My mother looked at Nimmy and began to pray that nothing bad will happen to her. It was a horrible experience to watch the two little boys convulse. My daughter was still fast asleep in her car seat. My mum and I kept looking back to check if she had woken up. When we got home, she was still asleep and we became worried. I took her to the bathroom and gave her a warm bath. That was when she woke up and smiled at me. I was overwhelmed with joy. My mum looked at me, looked at Nimmy and said, ‘Bukola, no more test. God will help us take care of her.’
I was happy that Nimmy had already done the MRI scan before going for hearing test. I decided that I wasn’t going to put her through another awful experience again.
My husband and I waited for the test results. That waiting period was not an easy one. I kept praying, hoping and confessing that the events were part of a bad dream from which I would wake up and smile. Then Nimmy’s paediatrician called my husband and I for a meeting and told us the results.
The doctor said all the results did not show anything abnormal. I was full of gratitude to God but I looked at the doctor’s unsmiling face, and I knew I had not heard it all. He went on to say the words that left me devastated.
‘Notwithstanding, from our physical examination and her medical history, we are still going to classify her as having delayed milestones. We are going to start therapy for her as one who has cerebral palsy. We recommend she see a physiotherapist immediately and let’s see where we go from there.’
Most mothers have dreams of what they want their children to become in life, and I was no exception. When the doctor told me about my daughter’s health challenge and said there was no cure, my world came crashing.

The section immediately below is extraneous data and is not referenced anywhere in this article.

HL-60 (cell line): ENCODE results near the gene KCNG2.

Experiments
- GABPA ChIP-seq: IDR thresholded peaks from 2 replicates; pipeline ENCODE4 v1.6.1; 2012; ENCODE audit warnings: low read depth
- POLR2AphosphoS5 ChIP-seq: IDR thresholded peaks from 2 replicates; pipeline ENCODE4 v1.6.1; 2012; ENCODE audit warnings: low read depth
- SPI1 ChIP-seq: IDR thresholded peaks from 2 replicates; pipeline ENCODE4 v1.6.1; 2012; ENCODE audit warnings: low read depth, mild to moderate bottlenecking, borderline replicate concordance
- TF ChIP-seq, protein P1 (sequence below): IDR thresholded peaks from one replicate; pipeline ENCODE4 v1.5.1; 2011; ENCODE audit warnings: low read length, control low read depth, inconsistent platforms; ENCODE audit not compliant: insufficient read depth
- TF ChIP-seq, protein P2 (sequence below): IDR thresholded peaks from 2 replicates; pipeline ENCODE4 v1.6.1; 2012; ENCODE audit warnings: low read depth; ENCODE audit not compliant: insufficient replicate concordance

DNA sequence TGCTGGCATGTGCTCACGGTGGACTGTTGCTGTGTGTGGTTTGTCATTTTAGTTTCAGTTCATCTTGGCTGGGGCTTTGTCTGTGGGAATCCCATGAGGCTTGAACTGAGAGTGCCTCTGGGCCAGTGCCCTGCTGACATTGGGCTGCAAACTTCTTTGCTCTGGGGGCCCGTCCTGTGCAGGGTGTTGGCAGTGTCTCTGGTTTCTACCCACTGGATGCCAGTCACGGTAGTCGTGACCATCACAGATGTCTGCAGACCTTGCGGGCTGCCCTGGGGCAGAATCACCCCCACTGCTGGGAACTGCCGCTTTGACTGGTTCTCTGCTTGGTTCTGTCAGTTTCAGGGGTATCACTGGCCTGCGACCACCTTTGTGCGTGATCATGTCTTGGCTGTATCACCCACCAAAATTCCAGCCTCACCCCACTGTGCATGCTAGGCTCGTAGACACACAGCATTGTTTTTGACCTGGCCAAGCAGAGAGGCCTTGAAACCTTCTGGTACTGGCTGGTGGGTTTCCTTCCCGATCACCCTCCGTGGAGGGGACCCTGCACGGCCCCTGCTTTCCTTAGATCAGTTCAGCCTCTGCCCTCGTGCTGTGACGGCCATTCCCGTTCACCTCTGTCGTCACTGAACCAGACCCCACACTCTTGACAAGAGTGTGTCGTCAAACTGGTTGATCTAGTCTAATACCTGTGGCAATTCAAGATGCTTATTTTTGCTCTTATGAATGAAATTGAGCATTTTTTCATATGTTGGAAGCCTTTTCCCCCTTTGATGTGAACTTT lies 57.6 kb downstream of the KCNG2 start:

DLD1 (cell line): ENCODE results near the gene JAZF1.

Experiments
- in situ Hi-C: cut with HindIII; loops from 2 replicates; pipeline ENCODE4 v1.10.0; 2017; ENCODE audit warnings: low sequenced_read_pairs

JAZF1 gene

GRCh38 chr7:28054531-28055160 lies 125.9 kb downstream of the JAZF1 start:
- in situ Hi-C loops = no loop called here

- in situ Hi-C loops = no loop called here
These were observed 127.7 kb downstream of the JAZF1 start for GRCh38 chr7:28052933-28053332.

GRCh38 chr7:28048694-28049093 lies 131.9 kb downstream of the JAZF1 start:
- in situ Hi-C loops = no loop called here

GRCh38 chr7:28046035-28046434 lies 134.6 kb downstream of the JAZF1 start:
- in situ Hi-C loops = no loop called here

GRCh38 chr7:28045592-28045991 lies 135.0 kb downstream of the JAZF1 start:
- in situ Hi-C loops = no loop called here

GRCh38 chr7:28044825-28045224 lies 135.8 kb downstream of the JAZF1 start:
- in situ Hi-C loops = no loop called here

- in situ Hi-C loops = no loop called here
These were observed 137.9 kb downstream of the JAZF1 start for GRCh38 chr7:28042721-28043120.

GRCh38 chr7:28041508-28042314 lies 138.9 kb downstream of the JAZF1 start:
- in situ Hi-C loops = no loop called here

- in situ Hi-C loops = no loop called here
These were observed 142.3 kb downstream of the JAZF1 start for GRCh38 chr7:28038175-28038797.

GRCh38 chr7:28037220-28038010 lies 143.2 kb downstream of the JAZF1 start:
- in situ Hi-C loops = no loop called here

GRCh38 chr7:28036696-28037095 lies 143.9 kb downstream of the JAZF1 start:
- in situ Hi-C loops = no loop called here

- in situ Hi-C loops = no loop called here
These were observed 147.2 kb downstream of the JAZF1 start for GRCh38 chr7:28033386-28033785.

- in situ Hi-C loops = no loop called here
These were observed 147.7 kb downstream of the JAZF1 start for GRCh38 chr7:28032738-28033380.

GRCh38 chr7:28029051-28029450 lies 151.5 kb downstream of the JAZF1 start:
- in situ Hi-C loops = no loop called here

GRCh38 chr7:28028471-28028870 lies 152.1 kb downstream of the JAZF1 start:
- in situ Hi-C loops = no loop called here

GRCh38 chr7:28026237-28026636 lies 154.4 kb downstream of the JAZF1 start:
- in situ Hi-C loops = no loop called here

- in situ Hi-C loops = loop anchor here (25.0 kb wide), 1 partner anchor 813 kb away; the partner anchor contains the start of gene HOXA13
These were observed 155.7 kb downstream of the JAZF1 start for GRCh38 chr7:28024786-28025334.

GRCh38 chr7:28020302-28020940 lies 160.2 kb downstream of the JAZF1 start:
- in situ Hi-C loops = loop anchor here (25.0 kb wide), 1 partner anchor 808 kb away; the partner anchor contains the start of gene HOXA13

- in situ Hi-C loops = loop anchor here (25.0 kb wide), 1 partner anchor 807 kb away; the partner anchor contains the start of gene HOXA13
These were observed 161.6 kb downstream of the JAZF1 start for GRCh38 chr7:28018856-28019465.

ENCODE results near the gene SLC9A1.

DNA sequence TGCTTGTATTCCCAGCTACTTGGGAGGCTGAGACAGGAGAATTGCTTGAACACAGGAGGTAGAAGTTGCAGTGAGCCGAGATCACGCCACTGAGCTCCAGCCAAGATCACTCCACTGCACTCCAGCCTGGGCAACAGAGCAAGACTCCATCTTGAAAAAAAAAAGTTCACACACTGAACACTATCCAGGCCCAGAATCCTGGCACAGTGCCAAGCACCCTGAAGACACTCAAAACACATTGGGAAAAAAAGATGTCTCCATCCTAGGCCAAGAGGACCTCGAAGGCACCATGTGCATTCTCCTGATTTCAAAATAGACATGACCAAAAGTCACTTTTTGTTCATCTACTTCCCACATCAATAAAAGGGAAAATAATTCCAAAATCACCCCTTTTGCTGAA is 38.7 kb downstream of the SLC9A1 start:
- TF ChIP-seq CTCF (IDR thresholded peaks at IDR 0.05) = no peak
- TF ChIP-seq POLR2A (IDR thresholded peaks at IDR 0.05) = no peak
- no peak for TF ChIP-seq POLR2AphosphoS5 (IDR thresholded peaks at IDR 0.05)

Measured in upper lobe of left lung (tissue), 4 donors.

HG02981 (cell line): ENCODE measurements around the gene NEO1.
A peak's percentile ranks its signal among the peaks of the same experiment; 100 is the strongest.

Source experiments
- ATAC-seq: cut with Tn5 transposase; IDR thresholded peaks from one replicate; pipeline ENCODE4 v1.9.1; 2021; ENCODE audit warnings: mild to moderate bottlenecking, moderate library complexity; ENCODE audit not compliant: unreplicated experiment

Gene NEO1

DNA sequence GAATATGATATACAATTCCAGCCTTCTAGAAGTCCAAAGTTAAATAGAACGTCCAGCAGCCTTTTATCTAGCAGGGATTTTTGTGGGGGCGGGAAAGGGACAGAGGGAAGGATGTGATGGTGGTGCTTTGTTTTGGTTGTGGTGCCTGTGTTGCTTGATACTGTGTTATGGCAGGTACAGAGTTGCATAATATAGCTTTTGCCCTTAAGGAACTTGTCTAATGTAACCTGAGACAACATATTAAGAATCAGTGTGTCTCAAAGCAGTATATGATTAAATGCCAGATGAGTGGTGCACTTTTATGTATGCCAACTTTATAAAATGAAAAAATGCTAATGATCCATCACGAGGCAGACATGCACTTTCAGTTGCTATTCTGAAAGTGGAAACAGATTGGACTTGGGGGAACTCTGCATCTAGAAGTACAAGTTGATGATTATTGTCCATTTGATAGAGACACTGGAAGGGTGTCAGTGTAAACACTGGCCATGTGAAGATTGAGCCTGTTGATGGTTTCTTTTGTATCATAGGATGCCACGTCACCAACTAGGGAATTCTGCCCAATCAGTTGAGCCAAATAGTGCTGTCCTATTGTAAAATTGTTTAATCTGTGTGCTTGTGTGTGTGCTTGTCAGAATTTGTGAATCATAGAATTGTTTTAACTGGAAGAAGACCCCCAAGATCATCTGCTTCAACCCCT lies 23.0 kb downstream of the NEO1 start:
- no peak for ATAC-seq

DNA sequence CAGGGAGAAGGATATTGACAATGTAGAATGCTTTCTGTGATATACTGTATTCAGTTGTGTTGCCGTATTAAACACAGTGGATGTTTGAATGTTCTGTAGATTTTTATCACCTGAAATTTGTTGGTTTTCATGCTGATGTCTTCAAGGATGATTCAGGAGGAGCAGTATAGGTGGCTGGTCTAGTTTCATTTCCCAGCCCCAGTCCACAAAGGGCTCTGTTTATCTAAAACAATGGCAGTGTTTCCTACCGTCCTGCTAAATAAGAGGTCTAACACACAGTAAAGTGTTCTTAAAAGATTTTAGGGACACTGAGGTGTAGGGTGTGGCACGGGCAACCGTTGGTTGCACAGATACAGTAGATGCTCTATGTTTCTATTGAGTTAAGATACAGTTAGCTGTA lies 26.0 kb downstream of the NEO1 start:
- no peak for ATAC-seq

I remember watching the Disney Junior channel and I saw children jumping up and down a trampoline and I cried. I cried for Nimmy; I cried for myself. I felt she would never be able to take part in such activities. I imagined my Nimmy would miss out of a fulfilled childhood.
During this period, I went through different stages in my approach to handling the situation.
Stage one was the denial stage. I rejected the diagnosis. I told myself it was not my portion. I refused to seek for help as if by doing this, I would wish the diagnosis away.
Stage two was the desperation stage. When I was faced with the reality of the situation, I took my child from one church to the other, looking for a solution to the problem. When the expected solution did not come, I went into another stage: the depression mode.
I became depressed and asked many questions. Why me? Why is this happening to me? What have I done that God cannot forgive?
Some mothers stay at each of these stages for years, while their special needs children require specialised care.
As a mother, if you receive such a diagnosis, it’s okay to cry. It’s okay to mourn the loss of the type of child you wanted and didn’t get. It’s not a sign of weakness or unbelief. King David in the Bible and his men wept until they had no strength left to weep. These were men of valour; they had fought many battles and won. Yet when they heard that their wives and children were taken captive, they wept. The Bible records that David’s men were bitter in the spirit and they wanted to stone David who was their leader. However, David encouraged himself in the Lord and if you read the story further, David and his men went after the captors and they recovered all.
Dear Special Needs Mum,
It is important to arise and find help for your child. Take action in spite of your fears and doubts, in spite of the questions you may never get answers to because there are decisions to be made and a child to be cared for. Remember, early intervention is important in managing any medical condition.
To you, neighbour, friend, church leader and school teacher, do not judge couples who have children with special needs, implying that their sin made them have a child with a disability. Do not run away from children with special needs or stop your children from playing with them. Remember, God loves them, just like He loves you.
Kindness is a beautiful gift that blesses both the receiver and the giver. And guess what? It’s not expensive.
Note: Special Needs Mum in this context refers to a mother who has a child with special needs.